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Pol Lt Col Wannop Somchintanakul, Director of Suppression of Corruption in Public Sector 4, told The Phuket News, “We will be there with the team of many officers. We have set up a complaints inquiry committee to investigate the case and to prosecute the police who are alleged to have been involved in extortion.”
The investigation will begin by hearing evidence and allegations from foreign members of the dive community who were victims of the extortion. The timing and venue where the investigators will listen to complaints will be announced soon.
The PACC investigation team will be led by Pol Col Prawet Munpramuk, assistant to Prayong Preeyachitt, the PACC’s Deputy Secretary-General, who visited the offices of the Association of Thailand Underwater Sports (ATUS) in Phuket at the beginning of April, and promised to consider an inquiry.
“We already have some evidence,” Col Wannop told The Phuket News today, “but I don’t want to go into detail at this stage. We will reveal more after the investigation begins on April 28.”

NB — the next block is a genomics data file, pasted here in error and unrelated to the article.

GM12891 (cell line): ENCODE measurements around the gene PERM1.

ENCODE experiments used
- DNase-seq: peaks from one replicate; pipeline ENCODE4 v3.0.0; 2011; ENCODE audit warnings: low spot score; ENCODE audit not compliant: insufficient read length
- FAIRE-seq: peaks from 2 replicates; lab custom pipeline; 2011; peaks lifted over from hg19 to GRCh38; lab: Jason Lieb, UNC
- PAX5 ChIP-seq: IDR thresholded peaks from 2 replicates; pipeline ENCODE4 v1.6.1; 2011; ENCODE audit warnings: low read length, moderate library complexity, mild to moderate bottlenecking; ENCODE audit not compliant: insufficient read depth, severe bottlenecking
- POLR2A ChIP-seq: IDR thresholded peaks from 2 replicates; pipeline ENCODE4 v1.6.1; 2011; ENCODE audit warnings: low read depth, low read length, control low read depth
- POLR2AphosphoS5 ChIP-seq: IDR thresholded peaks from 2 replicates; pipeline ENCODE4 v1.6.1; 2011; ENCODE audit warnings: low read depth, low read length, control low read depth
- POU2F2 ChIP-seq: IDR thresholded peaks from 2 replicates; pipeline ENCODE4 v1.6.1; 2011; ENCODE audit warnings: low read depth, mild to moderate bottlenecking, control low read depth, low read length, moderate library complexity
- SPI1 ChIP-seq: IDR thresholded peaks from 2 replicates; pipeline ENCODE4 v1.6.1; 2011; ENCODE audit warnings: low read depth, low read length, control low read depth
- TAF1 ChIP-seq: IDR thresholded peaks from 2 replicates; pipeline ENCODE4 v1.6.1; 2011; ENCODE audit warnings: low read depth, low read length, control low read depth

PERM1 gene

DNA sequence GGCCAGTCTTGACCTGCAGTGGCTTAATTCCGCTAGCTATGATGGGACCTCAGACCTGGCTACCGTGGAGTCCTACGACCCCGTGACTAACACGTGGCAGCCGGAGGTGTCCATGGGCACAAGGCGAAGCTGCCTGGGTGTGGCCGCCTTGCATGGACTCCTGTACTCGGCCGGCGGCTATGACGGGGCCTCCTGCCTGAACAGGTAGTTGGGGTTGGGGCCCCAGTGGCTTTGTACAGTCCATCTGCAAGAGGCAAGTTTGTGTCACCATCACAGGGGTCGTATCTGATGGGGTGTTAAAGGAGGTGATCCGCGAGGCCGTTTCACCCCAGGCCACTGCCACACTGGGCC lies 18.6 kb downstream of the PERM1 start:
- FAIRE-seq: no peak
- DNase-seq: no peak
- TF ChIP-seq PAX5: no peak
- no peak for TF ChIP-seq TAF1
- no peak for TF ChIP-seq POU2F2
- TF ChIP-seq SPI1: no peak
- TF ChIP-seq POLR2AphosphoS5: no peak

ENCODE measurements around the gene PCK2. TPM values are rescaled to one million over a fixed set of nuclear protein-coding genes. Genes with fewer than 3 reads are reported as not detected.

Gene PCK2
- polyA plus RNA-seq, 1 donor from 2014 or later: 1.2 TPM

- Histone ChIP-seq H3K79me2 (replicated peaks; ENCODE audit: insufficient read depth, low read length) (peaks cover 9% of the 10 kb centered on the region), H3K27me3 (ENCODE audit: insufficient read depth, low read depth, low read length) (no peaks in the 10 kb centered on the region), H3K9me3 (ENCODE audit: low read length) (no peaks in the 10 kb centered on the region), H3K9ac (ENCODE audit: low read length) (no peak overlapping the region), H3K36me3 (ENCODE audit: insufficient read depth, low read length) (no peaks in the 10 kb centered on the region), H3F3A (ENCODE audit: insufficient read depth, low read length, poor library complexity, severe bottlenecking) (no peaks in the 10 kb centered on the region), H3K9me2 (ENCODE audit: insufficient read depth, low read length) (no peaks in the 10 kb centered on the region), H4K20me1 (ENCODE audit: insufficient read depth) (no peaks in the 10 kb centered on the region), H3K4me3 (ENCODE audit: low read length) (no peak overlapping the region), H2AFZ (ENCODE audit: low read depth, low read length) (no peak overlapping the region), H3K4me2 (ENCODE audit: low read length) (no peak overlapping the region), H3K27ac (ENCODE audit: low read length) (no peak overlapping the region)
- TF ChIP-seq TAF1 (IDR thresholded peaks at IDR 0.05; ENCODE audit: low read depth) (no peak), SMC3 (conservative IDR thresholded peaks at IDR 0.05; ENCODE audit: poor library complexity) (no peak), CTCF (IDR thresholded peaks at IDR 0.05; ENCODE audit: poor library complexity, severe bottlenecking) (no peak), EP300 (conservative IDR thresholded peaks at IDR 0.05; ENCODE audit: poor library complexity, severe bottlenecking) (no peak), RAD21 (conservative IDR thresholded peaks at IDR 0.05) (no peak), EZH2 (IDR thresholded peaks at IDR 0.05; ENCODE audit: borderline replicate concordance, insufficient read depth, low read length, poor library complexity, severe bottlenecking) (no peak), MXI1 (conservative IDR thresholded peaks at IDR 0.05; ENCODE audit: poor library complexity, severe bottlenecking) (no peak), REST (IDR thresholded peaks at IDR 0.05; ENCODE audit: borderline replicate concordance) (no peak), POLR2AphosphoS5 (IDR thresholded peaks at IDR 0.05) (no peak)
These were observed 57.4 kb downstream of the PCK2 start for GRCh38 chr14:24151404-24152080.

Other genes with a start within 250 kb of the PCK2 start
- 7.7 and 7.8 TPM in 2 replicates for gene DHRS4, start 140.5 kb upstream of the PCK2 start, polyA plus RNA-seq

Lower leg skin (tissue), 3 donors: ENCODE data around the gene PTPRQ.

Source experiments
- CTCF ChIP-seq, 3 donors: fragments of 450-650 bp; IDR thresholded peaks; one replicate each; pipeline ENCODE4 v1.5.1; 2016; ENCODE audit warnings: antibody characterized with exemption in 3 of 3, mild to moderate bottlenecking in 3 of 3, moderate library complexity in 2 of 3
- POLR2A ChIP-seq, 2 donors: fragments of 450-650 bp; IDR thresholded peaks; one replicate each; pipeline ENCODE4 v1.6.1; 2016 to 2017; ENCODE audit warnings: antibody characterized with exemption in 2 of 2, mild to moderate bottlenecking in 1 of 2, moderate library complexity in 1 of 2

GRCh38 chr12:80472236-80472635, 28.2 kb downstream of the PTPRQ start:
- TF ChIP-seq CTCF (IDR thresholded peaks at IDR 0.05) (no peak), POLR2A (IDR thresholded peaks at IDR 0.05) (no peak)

Col Wannop said that his team would have no problem prosecuting the alleged police extortionists, even though they were not in uniform at the time.
“That’s not relevant. It’s wrong-doing whether they wear uniform or not – they are police officers,” he said.
The ATUS board is currently contacting eight diving instructors to get them to meet with the PACC investigators. Another 17 appear to have left Phuket already as the high season winds down and work is no longer available, but ATUS will contact them, too, to try to get them to testify.
The rogue police officers arrested dozens of dive industry staff, principally dive instructors, for allegedly contravening the terms of their work permits and “acting as tour guides”.
The offenders were taken to Chalong Police Station where they were told they could spend a couple of nights in the cells, followed by a court hearing and possibly a jail sentence or expulsion from Thailand – or could pay B30,000 to have the charges dropped.
Some were told they must pay a further B3,000 a month to avoid being caught again. Most paid.
Since then the Phuket Employment Office (PEO), which issues work permits, has been going round dive companies explaining the fine line over which foreign dive instructors must not step.
The most common infringement allowing the rogue cops to extort money appears to have been that foreign dive instructors picked up and carried bags belonging to customers.
By doing this, the PEO said, the instructors were acting as “tour guides” – a function restricted to Thais alone. This rendered them vulnerable to extortion, the PEO said.